Less than 5 hours later I was awake and heading back to campus to face my executioner. I opened the statistics exam booklet at exactly 8:00 a.m. to find that God had smiled down upon me. The 2012 final was eerily similar to the 2005 final exam (yep, the same one I’d been studying from). As I went through the questions, section by section I found myself doing little happy dances in my chair each time I knew how to apply the information on my allowed cheat sheets to the exam questions. While my professor may have been nice enough to give us an exam that was similar to our preparatory materials, he was sadistic enough to make the exam a dense, time consuming ordeal of calculating means and variances of linear combinations and finding standard errors for hypothesis tests. For the most part I knew what I was doing it just took me a long time to do it. With about an hour to go in the exam I noticed that some people were starting to turn in their exams and leave.
I kept working until time was called. Although there were a few questions that I had no clue how to do and a couple of others that I forgot how to approach for the 3 hours of the test (WHY COULDN’T I SEE IT WAS A BERNOULLI!!!!), overall I didn’t feel bad about the exam at all. I probably got about a 70%. However, there’s this beautiful invention called a curve that turns a 70% into a high B and that’s alright by me.
A half hour after completing my stats exam I sat down to my micro economics final. Once again, much of what I had studied was on the exam. There were some problems that I knew how to solve but just spaced on (I’m looking at you Stackleberg), but for the most part I felt okay when it was all done.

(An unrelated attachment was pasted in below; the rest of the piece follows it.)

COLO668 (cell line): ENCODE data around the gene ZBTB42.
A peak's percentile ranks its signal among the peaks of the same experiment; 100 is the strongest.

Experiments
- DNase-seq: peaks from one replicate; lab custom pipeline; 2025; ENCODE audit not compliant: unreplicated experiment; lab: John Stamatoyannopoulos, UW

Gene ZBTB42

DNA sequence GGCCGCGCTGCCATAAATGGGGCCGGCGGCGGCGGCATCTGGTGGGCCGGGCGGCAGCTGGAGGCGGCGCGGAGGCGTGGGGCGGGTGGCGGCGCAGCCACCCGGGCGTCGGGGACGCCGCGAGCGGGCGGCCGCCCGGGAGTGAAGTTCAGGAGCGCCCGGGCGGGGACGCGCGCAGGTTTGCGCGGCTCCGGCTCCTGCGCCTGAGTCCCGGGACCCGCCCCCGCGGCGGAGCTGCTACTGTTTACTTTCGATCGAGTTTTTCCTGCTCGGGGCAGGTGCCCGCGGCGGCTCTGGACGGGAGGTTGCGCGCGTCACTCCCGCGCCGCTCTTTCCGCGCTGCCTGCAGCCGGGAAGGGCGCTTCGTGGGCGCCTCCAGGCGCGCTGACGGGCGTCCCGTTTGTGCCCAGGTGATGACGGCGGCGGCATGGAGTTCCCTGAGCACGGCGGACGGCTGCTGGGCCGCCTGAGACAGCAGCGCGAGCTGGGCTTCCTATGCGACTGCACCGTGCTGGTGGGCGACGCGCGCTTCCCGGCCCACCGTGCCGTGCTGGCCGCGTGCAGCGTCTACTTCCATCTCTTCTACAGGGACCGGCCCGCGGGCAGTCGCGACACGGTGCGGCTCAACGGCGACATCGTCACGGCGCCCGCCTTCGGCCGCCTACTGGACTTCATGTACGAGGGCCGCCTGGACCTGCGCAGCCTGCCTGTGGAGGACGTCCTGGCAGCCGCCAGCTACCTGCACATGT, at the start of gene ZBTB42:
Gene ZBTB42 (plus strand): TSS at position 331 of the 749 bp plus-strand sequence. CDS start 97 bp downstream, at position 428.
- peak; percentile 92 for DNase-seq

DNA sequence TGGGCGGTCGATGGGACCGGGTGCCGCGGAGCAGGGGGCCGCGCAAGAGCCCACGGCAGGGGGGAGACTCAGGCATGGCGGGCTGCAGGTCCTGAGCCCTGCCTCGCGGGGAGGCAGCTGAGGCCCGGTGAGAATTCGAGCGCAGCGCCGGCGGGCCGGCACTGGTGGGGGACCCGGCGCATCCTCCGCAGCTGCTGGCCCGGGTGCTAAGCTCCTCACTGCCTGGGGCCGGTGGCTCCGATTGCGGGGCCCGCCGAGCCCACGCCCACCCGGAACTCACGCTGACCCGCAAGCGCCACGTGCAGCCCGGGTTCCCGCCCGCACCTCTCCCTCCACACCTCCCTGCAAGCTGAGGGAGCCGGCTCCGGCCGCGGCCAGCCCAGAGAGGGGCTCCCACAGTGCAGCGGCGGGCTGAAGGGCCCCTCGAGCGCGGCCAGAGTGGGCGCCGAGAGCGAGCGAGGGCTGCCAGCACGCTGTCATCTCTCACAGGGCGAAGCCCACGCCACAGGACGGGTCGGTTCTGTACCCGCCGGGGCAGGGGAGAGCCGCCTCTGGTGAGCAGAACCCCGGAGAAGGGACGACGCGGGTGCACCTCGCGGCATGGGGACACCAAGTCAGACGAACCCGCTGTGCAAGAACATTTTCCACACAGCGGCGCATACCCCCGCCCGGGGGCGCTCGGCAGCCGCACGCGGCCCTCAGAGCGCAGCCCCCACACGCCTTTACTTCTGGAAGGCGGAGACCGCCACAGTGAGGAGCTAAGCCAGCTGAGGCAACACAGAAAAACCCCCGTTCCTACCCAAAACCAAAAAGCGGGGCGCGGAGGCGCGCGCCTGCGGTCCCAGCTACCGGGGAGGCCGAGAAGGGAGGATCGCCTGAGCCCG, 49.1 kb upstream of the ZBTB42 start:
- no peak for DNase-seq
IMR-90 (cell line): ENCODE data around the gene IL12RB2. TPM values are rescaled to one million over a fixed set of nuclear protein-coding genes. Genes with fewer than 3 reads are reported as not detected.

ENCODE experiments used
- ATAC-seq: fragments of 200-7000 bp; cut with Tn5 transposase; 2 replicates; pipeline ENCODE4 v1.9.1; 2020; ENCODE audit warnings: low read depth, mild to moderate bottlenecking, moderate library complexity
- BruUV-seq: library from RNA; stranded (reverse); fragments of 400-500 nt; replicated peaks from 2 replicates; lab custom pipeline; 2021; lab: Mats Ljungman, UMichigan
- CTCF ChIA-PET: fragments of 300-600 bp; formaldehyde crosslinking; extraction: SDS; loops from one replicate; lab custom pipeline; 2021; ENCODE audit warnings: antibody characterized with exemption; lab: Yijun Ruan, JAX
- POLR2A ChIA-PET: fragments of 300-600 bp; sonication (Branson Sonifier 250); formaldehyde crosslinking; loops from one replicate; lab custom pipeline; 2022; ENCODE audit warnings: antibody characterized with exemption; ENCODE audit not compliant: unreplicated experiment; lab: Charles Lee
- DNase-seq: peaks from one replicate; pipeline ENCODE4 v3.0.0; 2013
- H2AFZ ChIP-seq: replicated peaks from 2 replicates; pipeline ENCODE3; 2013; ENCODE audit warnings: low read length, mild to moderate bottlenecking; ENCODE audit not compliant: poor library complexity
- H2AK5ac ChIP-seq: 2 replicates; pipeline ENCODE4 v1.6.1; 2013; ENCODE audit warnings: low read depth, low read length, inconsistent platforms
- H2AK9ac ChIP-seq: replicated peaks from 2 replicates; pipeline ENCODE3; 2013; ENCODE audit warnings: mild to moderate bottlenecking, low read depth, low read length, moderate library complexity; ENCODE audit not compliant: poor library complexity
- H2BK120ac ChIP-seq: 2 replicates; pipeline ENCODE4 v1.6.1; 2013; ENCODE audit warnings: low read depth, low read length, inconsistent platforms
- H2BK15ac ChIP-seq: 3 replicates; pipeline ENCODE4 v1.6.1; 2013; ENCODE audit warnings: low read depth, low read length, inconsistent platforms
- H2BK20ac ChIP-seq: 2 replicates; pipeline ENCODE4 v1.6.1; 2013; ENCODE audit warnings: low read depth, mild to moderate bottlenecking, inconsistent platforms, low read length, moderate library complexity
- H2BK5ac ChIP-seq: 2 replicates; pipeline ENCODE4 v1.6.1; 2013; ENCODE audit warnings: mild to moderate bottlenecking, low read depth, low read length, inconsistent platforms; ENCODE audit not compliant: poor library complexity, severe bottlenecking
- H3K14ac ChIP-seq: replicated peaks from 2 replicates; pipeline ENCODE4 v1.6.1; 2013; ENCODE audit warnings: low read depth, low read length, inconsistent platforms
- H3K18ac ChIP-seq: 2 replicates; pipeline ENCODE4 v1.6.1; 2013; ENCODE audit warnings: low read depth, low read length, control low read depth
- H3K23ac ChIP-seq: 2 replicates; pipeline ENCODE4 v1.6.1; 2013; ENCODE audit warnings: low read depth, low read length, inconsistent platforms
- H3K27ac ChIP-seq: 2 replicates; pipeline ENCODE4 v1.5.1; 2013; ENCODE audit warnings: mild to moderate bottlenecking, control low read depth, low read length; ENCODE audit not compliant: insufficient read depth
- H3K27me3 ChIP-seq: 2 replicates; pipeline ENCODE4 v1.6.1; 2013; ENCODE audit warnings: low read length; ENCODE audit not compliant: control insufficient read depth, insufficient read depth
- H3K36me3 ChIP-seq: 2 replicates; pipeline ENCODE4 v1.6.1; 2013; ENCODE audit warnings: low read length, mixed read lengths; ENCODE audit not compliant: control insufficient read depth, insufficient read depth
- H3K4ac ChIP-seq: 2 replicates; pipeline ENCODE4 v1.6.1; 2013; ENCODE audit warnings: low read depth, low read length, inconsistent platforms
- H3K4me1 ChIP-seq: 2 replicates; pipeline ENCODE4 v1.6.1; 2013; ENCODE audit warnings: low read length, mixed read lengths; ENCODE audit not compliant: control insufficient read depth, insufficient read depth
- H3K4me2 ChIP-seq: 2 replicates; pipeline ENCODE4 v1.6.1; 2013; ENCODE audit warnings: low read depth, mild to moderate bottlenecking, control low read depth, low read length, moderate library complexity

With all of the studying for stats and micro over the last few days I had neglected to start reviewing for the final that mattered most: competitive strategy. That midterm was my worst one and it was abysmal. In fact the professor listed my score in the caution zone when it came to grading. I knew I would have to knock out the final in order to not risk losing my fellowship, let alone get a good grade. I had missed a lecture toward the end of the quarter due to a recruiting event. Last night, one of my study group members was kind enough to sit with me for a couple of hours and explain all of the concepts I wasn’t quite getting. I stayed up til 1:00 a.m. working on my cheat sheet for the exam. Thank sweet baby Jesus I was able to cram 10 weeks worth of notes onto the front and back of an 8.5X11 page because I broke that puppy out by the second question and copied those notes verbatim onto my test. I quickly figured out that competitive strategy exams are not really difficult when you actually prepare for them. While finding an exam to not be a Jedi mind trick is great on one hand, on the other it usually makes for a very high mean and an extremely narrow standard deviation. I’ve gone over the exam in my head multiple times since this morning trying to figure out which questions I probably lost points on (Replacement Effect, minus 7 points there).
I don’t have a final exam on Friday because the professor assigned a final group paper that was due the last week of class. So now, I’m freeeeeeeeeee! Grades will be posted by Dec. 21, but until then I’m just going to forget about academics and focus on fun, which means one thing: SKI TRIP!!!!
*Side Note: I really can’t stand people who still look good during final exams. Finals week is the one time where it is acceptable to wear the same sweatshirt for days, throw your hair in the same ratty ponytail everyday, and not wear make. Looking good just spits in the face of this right and makes those of us who exercise it look bad (well rather worse than we already do).